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Religous leaders unite against nuclear energy

Feb 04 2015 16:38
Matthew le Cordeur

Bishop Geoff Davies says a prayer during the vigil against nuclear energy at parliament in Cape Town on Wednesday. (Photo: Matthew le Cordeur)

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Cape Town – Instead of fighting over differences of religious beliefs, an institute of various faith leaders stood united on Wednesday at the steps of South Africa’s parliament to hold a vigil and protest against President Jacob Zuma’s push for nuclear energy development.

The Southern African Faith Communities Environment Institute (Safcei) have held the vigil every week since the news emerged in September 2014  that Zuma had allegedly struck a deal with Russia to build about eight nuclear power stations, which would cost the country around R1trn.

Read: SA signs nuclear deal with Russia

Faith communities expressed serious disquiet about government’s proposal.

“People don’t like to be told that their policies are foolish,” said Safcei patron Bishop Geoff Davies. “But this nuclear policy is not only foolish, it is immoral.”

Read: Open letter to the minister of finance

Renewable energy the key

“Our electricity shortages are best addressed by increasing renewable energy which comes online within two to three years, combined with energy efficiency, rather than pursuing nuclear power which is notorious for its cost over runs and delays,” said Safcei spokesperson Liz McDaid.

“A nuclear power plant that takes 10 years to build will not help Eskom keep lights on in 2015, while solar and wind power plants that have come online now are helping to ease the current shortages.”

Safcei has been supported by the Open Democracy Advice Centre in pursuing its access to information applications, and, in response to the department of energy’s refusal to release information about the proposed nuclear agreements, is now investigating further legal action.  

Watch the protest and interviews from earlier:


Video filmed and edited by Matthew le Cordeur.


Secrecy of the deal

“Our democracy is being threatened by the government’s secrecy over nuclear and we have got to listen to what the people are saying,” Davies said. “We have not been consulted.”

“Such secretive deals clearly raise the spectre of corruption,” said Safcei board member Buddhist Ani Tsondru.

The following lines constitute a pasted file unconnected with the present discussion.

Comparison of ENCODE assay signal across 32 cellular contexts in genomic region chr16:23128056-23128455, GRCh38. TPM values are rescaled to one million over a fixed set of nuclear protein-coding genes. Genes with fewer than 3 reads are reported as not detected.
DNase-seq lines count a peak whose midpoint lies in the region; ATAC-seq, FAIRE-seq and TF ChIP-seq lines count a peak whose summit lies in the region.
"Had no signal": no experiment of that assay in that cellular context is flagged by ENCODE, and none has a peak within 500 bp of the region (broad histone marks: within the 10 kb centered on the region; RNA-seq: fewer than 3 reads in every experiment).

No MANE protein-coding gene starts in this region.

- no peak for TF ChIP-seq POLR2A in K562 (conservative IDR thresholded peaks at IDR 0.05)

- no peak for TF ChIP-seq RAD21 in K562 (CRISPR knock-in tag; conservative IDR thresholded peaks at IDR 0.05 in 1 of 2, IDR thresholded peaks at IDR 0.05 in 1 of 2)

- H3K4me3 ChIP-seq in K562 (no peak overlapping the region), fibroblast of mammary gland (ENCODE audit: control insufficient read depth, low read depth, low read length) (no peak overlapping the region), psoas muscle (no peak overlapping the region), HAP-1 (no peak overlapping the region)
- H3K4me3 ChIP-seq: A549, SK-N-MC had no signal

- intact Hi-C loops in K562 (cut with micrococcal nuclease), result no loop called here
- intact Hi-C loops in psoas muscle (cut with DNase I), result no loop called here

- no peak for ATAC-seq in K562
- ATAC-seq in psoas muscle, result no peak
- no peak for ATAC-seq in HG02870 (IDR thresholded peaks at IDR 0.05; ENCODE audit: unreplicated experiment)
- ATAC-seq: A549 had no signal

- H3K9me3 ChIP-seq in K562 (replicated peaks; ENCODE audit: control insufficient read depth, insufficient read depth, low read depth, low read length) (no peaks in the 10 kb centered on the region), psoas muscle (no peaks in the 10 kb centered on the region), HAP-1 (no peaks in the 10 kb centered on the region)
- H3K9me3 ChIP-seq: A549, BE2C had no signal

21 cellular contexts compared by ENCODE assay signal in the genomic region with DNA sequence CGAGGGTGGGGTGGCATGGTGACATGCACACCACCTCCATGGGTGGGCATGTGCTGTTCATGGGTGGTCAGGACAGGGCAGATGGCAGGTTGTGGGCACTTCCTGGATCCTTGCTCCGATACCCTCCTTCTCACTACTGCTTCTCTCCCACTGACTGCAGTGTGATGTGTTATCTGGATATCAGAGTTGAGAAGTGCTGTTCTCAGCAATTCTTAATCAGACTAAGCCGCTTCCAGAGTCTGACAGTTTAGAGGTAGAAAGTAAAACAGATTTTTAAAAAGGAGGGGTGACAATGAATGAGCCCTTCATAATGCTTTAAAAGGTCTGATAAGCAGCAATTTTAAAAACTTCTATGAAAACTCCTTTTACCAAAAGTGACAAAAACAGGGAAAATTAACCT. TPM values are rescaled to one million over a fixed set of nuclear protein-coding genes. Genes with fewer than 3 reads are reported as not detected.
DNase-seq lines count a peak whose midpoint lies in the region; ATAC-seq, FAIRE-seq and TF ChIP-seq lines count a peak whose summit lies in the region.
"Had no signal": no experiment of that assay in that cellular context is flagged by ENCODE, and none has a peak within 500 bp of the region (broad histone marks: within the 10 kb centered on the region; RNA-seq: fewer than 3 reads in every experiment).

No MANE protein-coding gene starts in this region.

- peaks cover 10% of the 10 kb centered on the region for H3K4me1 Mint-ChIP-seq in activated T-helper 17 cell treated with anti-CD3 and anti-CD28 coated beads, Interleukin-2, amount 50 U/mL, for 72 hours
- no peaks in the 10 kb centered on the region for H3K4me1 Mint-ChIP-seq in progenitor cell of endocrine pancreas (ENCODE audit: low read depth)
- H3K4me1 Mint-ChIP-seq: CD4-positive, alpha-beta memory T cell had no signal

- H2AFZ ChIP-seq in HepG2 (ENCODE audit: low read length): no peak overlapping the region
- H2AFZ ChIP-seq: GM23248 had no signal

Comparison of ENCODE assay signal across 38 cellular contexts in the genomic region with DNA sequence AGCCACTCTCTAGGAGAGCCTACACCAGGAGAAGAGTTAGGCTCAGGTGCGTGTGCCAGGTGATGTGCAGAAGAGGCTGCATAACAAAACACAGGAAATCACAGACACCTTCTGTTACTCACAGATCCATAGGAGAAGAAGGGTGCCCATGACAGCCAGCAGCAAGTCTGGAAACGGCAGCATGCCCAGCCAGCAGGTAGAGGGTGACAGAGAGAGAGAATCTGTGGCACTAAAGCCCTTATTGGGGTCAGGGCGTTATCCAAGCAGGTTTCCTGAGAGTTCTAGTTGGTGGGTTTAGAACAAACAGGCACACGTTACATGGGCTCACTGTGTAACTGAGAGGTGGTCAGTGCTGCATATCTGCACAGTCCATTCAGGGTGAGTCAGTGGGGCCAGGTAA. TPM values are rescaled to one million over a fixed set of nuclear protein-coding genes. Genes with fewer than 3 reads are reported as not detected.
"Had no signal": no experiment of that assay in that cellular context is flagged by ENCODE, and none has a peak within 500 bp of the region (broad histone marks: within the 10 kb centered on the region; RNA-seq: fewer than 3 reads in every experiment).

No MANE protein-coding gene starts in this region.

“International vendors are not charities and will negotiate deals that provide them with the best returns,” she said. “Our energy security will be compromised and the people of South Africa will be left powerless.”

“Our democracy is at stake.”

Safcei called on cabinet to ensure transparency, conduct due diligence studies, and appealed to parliament to hold government to account and demand answers.

Access to information

In November 2014, Safcei submitted a number of PAIA (Promotion of Access to Information Act) applications to government departments regarding the nuclear framework agreements, departments including treasury and the department of energy.

Safcei asked treasury for all “tecords reflecting decisions taken related to the financial obligations and the economic impact of the decisions reflected in intergovernmental agreements on current strategic partnerships and co-operation in nuclear energy” in terms of the PAIA.

In its response to Safcei, the treasury admitted that they had not given any input into the financial implications of any nuclear deals and Safcei voiced its concern that the “South Africa nation has entered into an international agreement without doing their financial homework”.  

The department of energy has also responded to Safcei’s application for information regarding the nuclear deals.

It refused to release any affordability or feasibility study because the process of deciding on the nuclear build involves “technical, scientific and commercially sensitive information and if released prematurely could prejudice the interests of the other parties, as well as the State and negatively impact on the process”.

However, Safcei’s response from treasury to a similar request regarding the nuclear deals was that “no decisions related to the financial obligations and economic impact have been taken by the National Treasury”.

“The process to determine whether South Africa should build new nuclear capacity should be determined by South Africans and open to public scrutiny; firstly on the constitutional principle of democratic participation by the people of the country in decisions that affect them, and secondly because such a decision would impact negatively on the electricity price, which would have a major impact on business growth and on energy security for the poor,” said McDaid.  

Listen to the full interview with Ani Tsondru:



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